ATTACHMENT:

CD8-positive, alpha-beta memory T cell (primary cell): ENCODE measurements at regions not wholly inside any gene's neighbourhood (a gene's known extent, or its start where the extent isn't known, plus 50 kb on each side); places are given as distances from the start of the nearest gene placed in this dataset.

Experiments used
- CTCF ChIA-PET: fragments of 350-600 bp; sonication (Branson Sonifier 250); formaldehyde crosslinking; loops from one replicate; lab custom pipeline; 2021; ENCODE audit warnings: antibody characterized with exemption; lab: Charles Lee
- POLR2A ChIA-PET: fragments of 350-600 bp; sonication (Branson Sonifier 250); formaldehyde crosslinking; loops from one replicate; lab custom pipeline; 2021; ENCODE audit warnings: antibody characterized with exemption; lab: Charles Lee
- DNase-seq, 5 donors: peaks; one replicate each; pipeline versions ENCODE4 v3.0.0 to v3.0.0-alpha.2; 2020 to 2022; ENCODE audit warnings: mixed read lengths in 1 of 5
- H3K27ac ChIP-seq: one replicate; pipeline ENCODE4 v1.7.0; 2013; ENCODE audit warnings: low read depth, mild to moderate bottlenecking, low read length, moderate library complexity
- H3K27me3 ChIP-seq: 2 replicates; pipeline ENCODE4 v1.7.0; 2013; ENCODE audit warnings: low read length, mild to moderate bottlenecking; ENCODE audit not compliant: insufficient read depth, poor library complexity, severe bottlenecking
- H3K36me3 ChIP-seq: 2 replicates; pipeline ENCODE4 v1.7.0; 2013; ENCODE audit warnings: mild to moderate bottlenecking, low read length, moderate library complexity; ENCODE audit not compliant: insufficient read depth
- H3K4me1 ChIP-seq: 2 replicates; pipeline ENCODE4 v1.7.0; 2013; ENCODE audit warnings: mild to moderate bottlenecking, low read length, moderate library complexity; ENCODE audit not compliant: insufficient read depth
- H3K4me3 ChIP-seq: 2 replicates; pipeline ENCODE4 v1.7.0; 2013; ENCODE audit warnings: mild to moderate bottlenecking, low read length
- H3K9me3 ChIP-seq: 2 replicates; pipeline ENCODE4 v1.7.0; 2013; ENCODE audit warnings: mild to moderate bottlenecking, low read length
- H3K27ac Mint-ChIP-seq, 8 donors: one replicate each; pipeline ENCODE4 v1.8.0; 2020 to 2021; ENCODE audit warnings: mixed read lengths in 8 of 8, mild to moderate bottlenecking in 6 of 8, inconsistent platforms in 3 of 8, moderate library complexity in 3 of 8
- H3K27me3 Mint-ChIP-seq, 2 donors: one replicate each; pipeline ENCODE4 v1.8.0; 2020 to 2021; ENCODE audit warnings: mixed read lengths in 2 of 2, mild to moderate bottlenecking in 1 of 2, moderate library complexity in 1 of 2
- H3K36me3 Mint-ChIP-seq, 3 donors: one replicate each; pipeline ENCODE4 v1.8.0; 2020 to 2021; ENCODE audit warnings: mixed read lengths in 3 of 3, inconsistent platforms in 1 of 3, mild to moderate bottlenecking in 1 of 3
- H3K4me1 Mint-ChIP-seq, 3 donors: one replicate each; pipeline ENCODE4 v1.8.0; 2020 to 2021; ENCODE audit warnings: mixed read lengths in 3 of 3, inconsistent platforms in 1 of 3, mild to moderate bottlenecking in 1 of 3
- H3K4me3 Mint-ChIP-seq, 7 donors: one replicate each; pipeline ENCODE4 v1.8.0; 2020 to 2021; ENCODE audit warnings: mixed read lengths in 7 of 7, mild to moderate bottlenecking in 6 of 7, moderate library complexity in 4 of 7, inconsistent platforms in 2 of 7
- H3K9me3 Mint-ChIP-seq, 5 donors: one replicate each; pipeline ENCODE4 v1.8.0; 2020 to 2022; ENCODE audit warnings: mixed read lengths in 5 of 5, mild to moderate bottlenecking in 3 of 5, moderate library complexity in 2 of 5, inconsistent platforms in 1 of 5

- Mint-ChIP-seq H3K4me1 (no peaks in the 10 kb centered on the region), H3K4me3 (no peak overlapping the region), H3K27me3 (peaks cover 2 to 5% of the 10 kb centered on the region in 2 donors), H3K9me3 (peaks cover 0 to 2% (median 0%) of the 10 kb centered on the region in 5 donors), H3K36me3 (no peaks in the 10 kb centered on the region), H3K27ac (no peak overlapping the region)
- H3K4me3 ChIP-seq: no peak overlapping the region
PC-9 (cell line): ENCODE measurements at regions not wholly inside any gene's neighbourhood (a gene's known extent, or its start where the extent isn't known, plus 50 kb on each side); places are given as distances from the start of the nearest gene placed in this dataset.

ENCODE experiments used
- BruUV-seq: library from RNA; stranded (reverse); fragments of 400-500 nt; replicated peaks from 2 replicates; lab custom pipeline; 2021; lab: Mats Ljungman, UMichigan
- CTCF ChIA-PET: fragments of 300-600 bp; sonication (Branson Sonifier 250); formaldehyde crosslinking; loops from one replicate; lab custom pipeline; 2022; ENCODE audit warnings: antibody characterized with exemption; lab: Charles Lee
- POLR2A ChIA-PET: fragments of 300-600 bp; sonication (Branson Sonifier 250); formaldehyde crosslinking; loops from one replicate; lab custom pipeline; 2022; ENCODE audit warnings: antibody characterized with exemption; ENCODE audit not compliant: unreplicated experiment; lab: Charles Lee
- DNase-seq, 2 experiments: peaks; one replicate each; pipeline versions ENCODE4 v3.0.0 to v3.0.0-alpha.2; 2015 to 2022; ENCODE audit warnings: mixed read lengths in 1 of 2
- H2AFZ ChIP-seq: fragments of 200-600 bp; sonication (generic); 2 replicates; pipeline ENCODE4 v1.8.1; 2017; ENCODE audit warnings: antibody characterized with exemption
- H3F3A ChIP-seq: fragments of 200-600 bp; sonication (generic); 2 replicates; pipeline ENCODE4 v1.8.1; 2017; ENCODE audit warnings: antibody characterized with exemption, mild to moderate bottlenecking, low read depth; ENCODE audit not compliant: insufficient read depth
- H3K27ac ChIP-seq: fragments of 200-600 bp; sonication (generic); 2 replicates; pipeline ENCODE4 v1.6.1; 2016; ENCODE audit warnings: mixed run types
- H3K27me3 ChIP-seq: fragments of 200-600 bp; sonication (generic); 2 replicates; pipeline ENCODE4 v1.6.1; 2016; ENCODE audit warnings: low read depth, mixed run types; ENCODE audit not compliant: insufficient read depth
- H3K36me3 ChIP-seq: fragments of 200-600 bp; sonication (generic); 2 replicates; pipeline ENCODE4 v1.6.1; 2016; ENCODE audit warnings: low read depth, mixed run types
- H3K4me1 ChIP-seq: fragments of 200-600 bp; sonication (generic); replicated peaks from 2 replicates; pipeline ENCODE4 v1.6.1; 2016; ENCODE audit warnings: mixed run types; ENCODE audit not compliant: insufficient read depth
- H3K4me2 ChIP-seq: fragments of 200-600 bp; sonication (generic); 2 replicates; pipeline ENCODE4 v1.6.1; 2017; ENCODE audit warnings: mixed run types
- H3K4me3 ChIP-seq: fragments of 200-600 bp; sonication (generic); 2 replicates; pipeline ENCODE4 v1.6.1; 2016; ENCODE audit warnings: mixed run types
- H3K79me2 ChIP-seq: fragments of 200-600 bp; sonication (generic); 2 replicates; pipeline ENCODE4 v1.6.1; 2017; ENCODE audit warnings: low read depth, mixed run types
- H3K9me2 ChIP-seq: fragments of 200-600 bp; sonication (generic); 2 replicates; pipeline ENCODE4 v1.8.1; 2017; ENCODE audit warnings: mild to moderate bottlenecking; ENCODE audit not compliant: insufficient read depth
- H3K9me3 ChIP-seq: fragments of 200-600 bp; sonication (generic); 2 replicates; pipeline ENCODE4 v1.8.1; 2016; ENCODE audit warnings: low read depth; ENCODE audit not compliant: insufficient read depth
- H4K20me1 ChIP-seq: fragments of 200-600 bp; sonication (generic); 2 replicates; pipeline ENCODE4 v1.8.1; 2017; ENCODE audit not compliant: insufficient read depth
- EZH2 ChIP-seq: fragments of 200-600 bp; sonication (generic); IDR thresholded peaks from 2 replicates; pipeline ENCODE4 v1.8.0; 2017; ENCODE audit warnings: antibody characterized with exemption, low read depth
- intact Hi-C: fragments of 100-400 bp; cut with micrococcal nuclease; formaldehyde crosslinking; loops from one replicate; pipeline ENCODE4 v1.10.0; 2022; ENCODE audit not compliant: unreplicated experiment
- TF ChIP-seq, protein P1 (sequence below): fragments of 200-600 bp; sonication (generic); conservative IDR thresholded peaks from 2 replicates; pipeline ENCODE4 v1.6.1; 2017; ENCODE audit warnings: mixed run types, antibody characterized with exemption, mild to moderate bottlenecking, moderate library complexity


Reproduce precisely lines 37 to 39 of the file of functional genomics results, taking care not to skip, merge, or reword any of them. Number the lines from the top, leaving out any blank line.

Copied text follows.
- H4K20me1 ChIP-seq: fragments of 200-600 bp; sonication (generic); 2 replicates; pipeline ENCODE4 v1.8.1; 2017; ENCODE audit not compliant: insufficient read depth
- EZH2 ChIP-seq: fragments of 200-600 bp; sonication (generic); IDR thresholded peaks from 2 replicates; pipeline ENCODE4 v1.8.0; 2017; ENCODE audit warnings: antibody characterized with exemption, low read depth
- intact Hi-C: fragments of 100-400 bp; cut with micrococcal nuclease; formaldehyde crosslinking; loops from one replicate; pipeline ENCODE4 v1.10.0; 2022; ENCODE audit not compliant: unreplicated experiment